The United States authorized for the first time in six decades an investment in a private business in Cuba, undertaken by John Kavulich, who told the EFE news agency this Wednesday that he has been in contact with “officials of the Joe Biden administration” for almost a year, congresspeople and senators who have allegedly helped bring this operation to fruition.
Kavulich, president of the United States-Cuba Trade and Economic Council, does not give many details about the investment “of up to $25,000,” nor does he give the name of the Cuban business, since he prefers to wait for Cuba to give the go-ahead. He only announced that this business is not related to the government of Miguel Díaz-Canel, that it has been in the service sector for more than five years and shows continuous growth.
The businessman does not want to give names of who his interlocutors have been in the Biden administration. Kavulich said that they were officials from the Biden-Harris administration, including the State Department, the Treasury Department, the Department of Commerce, the Defense Department, the Department of Justice in all areas, as well as with both houses of Congress.
Until now, the United States embargo on Cuba, in force since 1960, prevented this type of investment and, according to Kavulich, it is the first time that this type of license has been approved since the boycott came into force.
No Biden administration official has spoken until now on this issue or on the eventual lifting of the embargo on investments in Cuba.
The investor submitted the license application to the Office of Foreign Assets Control (OFAC) on June 10, 2021 and this agency gave the green light on May 10, 2022.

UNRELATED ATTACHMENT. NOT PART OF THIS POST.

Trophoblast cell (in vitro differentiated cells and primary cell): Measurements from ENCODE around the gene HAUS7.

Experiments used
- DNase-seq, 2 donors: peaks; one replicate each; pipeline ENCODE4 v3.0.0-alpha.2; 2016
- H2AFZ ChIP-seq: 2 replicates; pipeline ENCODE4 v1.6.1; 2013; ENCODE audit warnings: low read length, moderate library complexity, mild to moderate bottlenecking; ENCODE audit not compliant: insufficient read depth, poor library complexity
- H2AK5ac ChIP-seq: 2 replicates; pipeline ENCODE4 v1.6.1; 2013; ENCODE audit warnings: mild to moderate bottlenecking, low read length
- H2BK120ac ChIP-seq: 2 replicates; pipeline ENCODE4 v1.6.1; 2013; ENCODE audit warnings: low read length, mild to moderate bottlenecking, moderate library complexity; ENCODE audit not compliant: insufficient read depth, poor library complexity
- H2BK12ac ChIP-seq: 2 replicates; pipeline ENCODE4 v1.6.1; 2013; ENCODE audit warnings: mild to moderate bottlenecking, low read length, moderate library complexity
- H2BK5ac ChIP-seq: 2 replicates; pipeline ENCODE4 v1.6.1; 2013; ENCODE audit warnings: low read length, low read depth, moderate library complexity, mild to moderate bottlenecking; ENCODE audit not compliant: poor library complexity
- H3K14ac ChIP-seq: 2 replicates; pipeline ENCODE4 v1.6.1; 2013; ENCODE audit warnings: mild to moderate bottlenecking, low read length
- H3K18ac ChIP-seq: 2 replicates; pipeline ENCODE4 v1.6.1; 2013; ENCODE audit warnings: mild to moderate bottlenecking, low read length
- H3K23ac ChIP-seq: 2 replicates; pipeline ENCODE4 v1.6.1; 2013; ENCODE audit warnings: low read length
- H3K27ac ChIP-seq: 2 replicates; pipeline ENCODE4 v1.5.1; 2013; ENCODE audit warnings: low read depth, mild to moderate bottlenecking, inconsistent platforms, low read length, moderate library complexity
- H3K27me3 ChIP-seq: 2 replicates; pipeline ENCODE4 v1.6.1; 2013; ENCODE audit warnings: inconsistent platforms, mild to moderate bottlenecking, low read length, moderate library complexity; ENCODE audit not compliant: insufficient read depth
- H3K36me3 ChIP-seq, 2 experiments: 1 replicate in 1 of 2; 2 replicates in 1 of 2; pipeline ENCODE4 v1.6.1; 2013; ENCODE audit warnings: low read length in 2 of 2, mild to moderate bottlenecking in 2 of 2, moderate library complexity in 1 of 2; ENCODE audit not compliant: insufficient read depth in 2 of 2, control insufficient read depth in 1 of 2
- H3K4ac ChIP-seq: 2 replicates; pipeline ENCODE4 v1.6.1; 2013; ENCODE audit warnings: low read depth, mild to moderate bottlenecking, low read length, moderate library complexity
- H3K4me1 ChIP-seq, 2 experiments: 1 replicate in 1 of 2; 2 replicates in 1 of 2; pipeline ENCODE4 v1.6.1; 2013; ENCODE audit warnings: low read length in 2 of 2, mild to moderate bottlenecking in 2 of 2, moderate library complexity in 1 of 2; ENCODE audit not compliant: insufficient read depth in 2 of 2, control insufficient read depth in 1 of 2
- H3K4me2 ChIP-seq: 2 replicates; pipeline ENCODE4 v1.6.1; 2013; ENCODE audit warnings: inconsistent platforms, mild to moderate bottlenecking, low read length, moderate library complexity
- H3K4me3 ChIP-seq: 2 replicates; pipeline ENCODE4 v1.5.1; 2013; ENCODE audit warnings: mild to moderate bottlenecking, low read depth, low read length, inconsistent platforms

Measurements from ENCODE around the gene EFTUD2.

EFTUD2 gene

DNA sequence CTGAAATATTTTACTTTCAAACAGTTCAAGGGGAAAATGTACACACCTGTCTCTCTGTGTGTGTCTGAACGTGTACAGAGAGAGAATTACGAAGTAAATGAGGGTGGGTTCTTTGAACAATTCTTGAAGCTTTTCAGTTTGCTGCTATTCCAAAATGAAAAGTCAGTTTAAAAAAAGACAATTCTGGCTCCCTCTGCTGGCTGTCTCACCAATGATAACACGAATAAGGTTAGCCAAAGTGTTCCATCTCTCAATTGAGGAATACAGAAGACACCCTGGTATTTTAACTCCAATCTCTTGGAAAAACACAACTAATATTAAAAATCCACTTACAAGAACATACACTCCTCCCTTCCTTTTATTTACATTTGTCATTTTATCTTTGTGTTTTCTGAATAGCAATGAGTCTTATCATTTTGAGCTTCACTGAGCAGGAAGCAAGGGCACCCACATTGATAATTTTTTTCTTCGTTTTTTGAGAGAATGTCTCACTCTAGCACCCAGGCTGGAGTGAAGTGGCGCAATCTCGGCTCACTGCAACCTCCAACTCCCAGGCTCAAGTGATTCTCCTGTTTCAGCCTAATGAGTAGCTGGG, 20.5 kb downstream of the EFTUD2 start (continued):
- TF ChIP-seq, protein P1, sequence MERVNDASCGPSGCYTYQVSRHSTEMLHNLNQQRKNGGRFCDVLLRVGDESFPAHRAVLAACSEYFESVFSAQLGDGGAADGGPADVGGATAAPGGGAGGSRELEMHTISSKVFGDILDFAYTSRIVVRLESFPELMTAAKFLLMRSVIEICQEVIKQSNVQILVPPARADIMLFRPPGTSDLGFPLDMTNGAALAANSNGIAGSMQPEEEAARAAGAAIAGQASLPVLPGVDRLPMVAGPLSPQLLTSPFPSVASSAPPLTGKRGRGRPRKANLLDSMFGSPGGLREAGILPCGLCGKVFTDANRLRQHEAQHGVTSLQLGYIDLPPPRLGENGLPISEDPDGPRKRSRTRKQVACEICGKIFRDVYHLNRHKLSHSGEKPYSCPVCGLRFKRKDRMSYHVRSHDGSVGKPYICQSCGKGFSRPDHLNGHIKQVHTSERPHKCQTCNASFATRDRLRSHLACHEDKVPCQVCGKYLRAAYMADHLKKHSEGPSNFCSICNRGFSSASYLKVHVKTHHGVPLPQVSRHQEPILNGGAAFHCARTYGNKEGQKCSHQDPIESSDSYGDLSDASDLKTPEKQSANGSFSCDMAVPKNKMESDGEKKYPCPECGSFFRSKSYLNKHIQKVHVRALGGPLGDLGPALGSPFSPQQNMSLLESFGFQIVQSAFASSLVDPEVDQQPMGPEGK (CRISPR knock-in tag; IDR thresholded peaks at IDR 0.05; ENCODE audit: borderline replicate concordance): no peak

Kavulich pointed out that his dealings with the White House and Congress date back long before the Biden administration, during which time he has been figuring out whether his investment efforts can be successful.
After formally submitting his application last June, the businessman felt optimistic, but as the months went by he lost hope.
He recalled that he was given contradictory statements and communications in the past two months that shattered all his optimism, and stressed that the final news of the investment’s approval took him completely by surprise.
For Kavulich to be able to invest in this company — which he discovered thanks to a Facebook group — he still needs Cuba’s approval, but the businessman says he is “90% sure” that he will get it.
He stressed that his 90% certainty is not because the Cuban government is enthusiastic, but because it is necessary, and he explained that this need has become more evident with the great blow that the island’s economy received with the pandemic.
Kavulich also noted that his objective in this investment is not to seek “a quick dollar,” but to ease the way for future investors.
He added that his role as chairman of the council and the work that the council has done since 1994 is that if there is a problem, they try to solve it and then they let everyone know what they did. And that is precisely what they are doing here.
For Kavulich, the fact that an investment by a U.S. businessman is allowed on the island may represent a great “potential” for the Cuban private sector.
This Monday, Biden took another step in the opening towards Cuba by announcing a relaxation of the limitations on remittances and flights, among other things, reversing part of the last round of sanctions applied by previous U.S. President Donald Trump.
He concluded by saying that it’s hard not to see a connection — between the two things. They applied for the license on June 10, 2021. The license was issued on May 10, 2022, and six days later, all these other changes were announced. If one plus one equals two, in this case there is no doubt that it is not a coincidence, he said.